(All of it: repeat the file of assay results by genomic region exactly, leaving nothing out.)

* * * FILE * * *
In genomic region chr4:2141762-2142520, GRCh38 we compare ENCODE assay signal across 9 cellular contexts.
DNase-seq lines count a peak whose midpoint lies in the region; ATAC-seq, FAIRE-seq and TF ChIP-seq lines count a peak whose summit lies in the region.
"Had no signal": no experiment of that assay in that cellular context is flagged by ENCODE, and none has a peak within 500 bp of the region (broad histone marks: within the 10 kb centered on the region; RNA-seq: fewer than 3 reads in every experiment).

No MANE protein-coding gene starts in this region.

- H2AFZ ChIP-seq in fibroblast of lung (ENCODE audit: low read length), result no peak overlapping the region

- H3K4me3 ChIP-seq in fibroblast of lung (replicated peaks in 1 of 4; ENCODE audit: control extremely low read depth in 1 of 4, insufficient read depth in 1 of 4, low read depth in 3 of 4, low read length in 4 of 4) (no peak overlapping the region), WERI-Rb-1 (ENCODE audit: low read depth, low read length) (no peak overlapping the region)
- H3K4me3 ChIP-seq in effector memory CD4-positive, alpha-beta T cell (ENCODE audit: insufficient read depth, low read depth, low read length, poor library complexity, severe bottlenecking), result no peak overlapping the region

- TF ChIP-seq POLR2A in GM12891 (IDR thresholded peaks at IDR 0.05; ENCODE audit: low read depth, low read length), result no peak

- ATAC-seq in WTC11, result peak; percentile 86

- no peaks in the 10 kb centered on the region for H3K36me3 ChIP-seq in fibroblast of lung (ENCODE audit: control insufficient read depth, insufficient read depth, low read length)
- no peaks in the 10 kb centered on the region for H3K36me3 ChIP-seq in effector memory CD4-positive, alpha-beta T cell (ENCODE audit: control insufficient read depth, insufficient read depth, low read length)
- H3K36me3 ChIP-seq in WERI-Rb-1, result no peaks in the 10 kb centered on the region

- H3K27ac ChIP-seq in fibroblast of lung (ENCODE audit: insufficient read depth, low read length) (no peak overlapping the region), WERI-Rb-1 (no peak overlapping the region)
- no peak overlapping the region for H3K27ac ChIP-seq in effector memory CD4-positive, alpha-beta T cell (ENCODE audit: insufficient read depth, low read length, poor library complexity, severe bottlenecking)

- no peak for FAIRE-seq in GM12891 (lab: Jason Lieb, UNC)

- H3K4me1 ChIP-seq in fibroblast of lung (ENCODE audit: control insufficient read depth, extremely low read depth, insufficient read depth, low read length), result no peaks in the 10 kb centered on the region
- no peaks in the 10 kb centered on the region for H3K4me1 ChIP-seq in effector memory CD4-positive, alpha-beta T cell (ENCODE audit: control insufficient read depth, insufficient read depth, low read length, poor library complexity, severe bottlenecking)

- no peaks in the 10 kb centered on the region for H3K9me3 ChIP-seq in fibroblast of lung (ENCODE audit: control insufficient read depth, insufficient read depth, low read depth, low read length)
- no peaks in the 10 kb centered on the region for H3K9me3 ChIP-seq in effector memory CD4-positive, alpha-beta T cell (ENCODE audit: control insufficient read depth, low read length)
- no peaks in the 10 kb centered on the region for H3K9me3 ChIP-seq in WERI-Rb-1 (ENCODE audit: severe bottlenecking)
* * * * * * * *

In genomic region chr4:2141762-2142520, GRCh38 we compare ENCODE assay signal across 9 cellular contexts.
DNase-seq lines count a peak whose midpoint lies in the region; ATAC-seq, FAIRE-seq and TF ChIP-seq lines count a peak whose summit lies in the region.
"Had no signal": no experiment of that assay in that cellular context is flagged by ENCODE, and none has a peak within 500 bp of the region (broad histone marks: within the 10 kb centered on the region; RNA-seq: fewer than 3 reads in every experiment).

No MANE protein-coding gene starts in this region.

- H2AFZ ChIP-seq in fibroblast of lung (ENCODE audit: low read length), result no peak overlapping the region

- H3K4me3 ChIP-seq in fibroblast of lung (replicated peaks in 1 of 4; ENCODE audit: control extremely low read depth in 1 of 4, insufficient read depth in 1 of 4, low read depth in 3 of 4, low read length in 4 of 4) (no peak overlapping the region), WERI-Rb-1 (ENCODE audit: low read depth, low read length) (no peak overlapping the region)
- H3K4me3 ChIP-seq in effector memory CD4-positive, alpha-beta T cell (ENCODE audit: insufficient read depth, low read depth, low read length, poor library complexity, severe bottlenecking), result no peak overlapping the region

- TF ChIP-seq POLR2A in GM12891 (IDR thresholded peaks at IDR 0.05; ENCODE audit: low read depth, low read length), result no peak

- ATAC-seq in WTC11, result peak; percentile 86

- no peaks in the 10 kb centered on the region for H3K36me3 ChIP-seq in fibroblast of lung (ENCODE audit: control insufficient read depth, insufficient read depth, low read length)
- no peaks in the 10 kb centered on the region for H3K36me3 ChIP-seq in effector memory CD4-positive, alpha-beta T cell (ENCODE audit: control insufficient read depth, insufficient read depth, low read length)
- H3K36me3 ChIP-seq in WERI-Rb-1, result no peaks in the 10 kb centered on the region

- H3K27ac ChIP-seq in fibroblast of lung (ENCODE audit: insufficient read depth, low read length) (no peak overlapping the region), WERI-Rb-1 (no peak overlapping the region)
- no peak overlapping the region for H3K27ac ChIP-seq in effector memory CD4-positive, alpha-beta T cell (ENCODE audit: insufficient read depth, low read length, poor library complexity, severe bottlenecking)

- no peak for FAIRE-seq in GM12891 (lab: Jason Lieb, UNC)

- H3K4me1 ChIP-seq in fibroblast of lung (ENCODE audit: control insufficient read depth, extremely low read depth, insufficient read depth, low read length), result no peaks in the 10 kb centered on the region
- no peaks in the 10 kb centered on the region for H3K4me1 ChIP-seq in effector memory CD4-positive, alpha-beta T cell (ENCODE audit: control insufficient read depth, insufficient read depth, low read length, poor library complexity, severe bottlenecking)

- no peaks in the 10 kb centered on the region for H3K9me3 ChIP-seq in fibroblast of lung (ENCODE audit: control insufficient read depth, insufficient read depth, low read depth, low read length)
- no peaks in the 10 kb centered on the region for H3K9me3 ChIP-seq in effector memory CD4-positive, alpha-beta T cell (ENCODE audit: control insufficient read depth, low read length)
- no peaks in the 10 kb centered on the region for H3K9me3 ChIP-seq in WERI-Rb-1 (ENCODE audit: severe bottlenecking)